After crossing the Skookumchuck you arrive at a relatively isolated home securely perched on the side of a mountain covered with evergreens. While the home may be isolated, it is fully equipped with power, telephone, wireless internet and other conveniences of the modern-day, yet there are no exit roads. All arrivals and departures are restricted too favourable weather and tides.

The choice of property and building of the original home was the dream an English immigrant and father of the man who now spends a good portion of the year on the property and who, as did his father before, contributes generous portions of elbow grease in building, shaping, painting and keeping the encroaching forest at bay. The man and his good wife follow only the dictates of their hearts and minds as building codes and inspections are infringements reserved for other parts of their world.

The property first came into his father’s hands, sight unseen, back in the late 1950s, after having submitted the winning bid at a tax auction held in New Westminster. Over the years the logs and lumber used in building the home were harvested from trees on the property and the lumber sawn with an earlier version of the chainsaw mill used by the son for further construction. It is a labour intensive procedure, but the finished product is equal to or exceeds anything prepared in a modern-day mill.P1030107

Photo (at the cottage):  With the mountain at his back and the water at his feet, Graham can find solace that is only available to those willing to isolate themselves in a remote corner of Coastal B.C.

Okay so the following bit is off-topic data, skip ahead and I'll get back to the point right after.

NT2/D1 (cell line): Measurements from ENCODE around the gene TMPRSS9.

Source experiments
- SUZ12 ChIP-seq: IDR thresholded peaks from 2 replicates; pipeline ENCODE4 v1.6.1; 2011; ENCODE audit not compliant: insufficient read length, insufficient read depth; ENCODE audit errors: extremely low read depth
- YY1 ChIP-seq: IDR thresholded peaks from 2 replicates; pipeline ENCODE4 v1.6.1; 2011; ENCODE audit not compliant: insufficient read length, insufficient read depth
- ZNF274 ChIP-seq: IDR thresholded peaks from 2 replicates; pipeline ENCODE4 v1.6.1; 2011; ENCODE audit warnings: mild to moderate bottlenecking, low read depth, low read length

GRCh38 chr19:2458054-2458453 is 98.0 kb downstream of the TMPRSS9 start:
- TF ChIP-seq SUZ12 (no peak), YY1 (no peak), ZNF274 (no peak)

By the time the son took over after the death of his father, the cottage and outbuilding were well established, but over the years the son has followed in his father’s footsteps as he continues to chop, saw, trim and plane as the process of upgrade and renewal continues. As over the past fifty years, that little retreat in the Skookumchuck wilderness provides an enduring source of solace and renewal for family and friends and mind, body and spirit willing, will continue doing so for many years to come.

6. Heading Home and the First Real Danger

Strangely, it was the return trip to Victoria that provided the most difficult travel conditions, including real danger. Because the timing of departure and ferry schedules didn’t provide many options, arrival in Nanaimo was in the late afternoon. The weather was socked in with light rain, so by the time they reached that most beautiful, yet in bad weather, the most dangerous stretch of road crossing the Malahat, it was pitch black.